Further Female Migration Research to Perth Australia 1800’s
I am still investigating where exactly in Fremantle the cotton girls would of arrived at after embarking at the old harbour.
‘Reception homes and depots were only intended as a temporary shelter, a transition between the passage out and colonial employment. The process of overseeing the reception of single women and their passage into domestic service was taken on eagerly by colonial women, and under female care, some of those temporary shelters became more welcoming , but they were not designed to encourage new arrivals to linger.’
‘The Fremantle depot was an old and rather decrepit building frequently targeted by vandals. In the 1800’s it was still customary to have a policeman stationed outside, night and day, although whether his task was to keep people in or out is not entirely clear.’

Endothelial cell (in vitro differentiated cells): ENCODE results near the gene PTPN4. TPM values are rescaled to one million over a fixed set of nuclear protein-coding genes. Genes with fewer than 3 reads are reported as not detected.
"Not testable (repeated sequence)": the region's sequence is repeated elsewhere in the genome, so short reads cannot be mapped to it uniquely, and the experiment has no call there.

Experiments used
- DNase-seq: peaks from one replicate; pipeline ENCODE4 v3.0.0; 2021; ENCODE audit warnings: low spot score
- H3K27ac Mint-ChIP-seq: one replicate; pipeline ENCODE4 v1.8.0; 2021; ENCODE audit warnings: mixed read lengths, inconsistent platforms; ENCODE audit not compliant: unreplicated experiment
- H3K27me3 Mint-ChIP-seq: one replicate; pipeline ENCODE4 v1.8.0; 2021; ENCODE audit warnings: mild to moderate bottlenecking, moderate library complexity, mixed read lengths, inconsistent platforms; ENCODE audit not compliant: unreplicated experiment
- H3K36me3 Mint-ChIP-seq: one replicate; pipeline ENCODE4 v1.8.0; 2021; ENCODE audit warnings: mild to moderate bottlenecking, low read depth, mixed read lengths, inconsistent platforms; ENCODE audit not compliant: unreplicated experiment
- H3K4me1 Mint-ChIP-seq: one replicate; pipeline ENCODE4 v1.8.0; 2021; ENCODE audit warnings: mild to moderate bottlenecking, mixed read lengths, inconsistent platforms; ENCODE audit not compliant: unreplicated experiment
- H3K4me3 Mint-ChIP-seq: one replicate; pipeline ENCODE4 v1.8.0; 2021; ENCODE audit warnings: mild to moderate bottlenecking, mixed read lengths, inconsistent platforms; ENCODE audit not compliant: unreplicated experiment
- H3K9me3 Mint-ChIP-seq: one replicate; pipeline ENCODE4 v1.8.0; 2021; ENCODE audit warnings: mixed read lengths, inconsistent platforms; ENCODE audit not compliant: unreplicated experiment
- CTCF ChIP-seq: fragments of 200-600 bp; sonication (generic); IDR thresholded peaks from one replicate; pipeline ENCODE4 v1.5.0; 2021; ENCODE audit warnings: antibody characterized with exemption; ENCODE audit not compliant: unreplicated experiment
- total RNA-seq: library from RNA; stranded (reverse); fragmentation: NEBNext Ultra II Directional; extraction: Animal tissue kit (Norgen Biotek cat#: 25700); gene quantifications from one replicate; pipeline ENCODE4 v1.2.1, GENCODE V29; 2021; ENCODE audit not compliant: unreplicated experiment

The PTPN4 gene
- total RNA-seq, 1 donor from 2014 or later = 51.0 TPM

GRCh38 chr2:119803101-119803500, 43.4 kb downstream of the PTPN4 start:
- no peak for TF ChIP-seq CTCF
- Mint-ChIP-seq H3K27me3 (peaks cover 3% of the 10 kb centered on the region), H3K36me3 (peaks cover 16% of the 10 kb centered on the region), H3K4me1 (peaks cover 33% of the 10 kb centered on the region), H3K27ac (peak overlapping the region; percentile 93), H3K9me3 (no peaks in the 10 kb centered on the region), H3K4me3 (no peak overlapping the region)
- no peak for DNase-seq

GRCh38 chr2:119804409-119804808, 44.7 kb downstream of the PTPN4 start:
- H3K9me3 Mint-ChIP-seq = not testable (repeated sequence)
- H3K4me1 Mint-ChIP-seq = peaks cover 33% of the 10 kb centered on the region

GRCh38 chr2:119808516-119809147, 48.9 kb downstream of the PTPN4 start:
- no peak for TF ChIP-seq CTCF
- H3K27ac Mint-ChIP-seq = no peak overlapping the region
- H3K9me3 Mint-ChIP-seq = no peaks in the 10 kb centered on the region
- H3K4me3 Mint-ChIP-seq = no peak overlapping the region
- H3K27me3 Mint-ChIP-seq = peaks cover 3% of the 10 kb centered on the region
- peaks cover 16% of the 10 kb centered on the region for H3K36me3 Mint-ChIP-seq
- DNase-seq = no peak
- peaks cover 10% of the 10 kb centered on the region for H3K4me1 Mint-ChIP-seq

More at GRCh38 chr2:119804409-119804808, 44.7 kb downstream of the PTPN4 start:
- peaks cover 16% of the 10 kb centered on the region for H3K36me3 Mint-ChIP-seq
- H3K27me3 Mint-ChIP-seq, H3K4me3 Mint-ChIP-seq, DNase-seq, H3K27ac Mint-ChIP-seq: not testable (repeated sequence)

‘Regulations issued for the Perth Immigration Depot in the 1870’s when a full programme of immigration was in operation, detail the strict segregation of the single women from all other immigrants and families, under a government-appointed matron. They also stipulate other aspects of depot life. The food supplied was fairly standard institutional fare in its range and quantity:
18 ounces of bread, 12 ounces of meat and a pound of potatoes daily; tea, sugar, treacle and salt, and a weekly half pound of soap. Immigrants were roused at 5.30 each summer’s morning, an hour earlier than in winter, to clean the depot and air their bedding. Men and women alike were permitted to leave the depot but had to be available between 7am and 1pm to meet prospective employers, and they had to attend roll call four times a day. Single women had to be back at the depot by 6pm; an extra hour and a half liberty was permitted the others. Swearing, indecent conversation and gambling were strictly prohibited, and conduct was to be ‘orderly and submissive.’
Notes from Blue China – Jan Gothard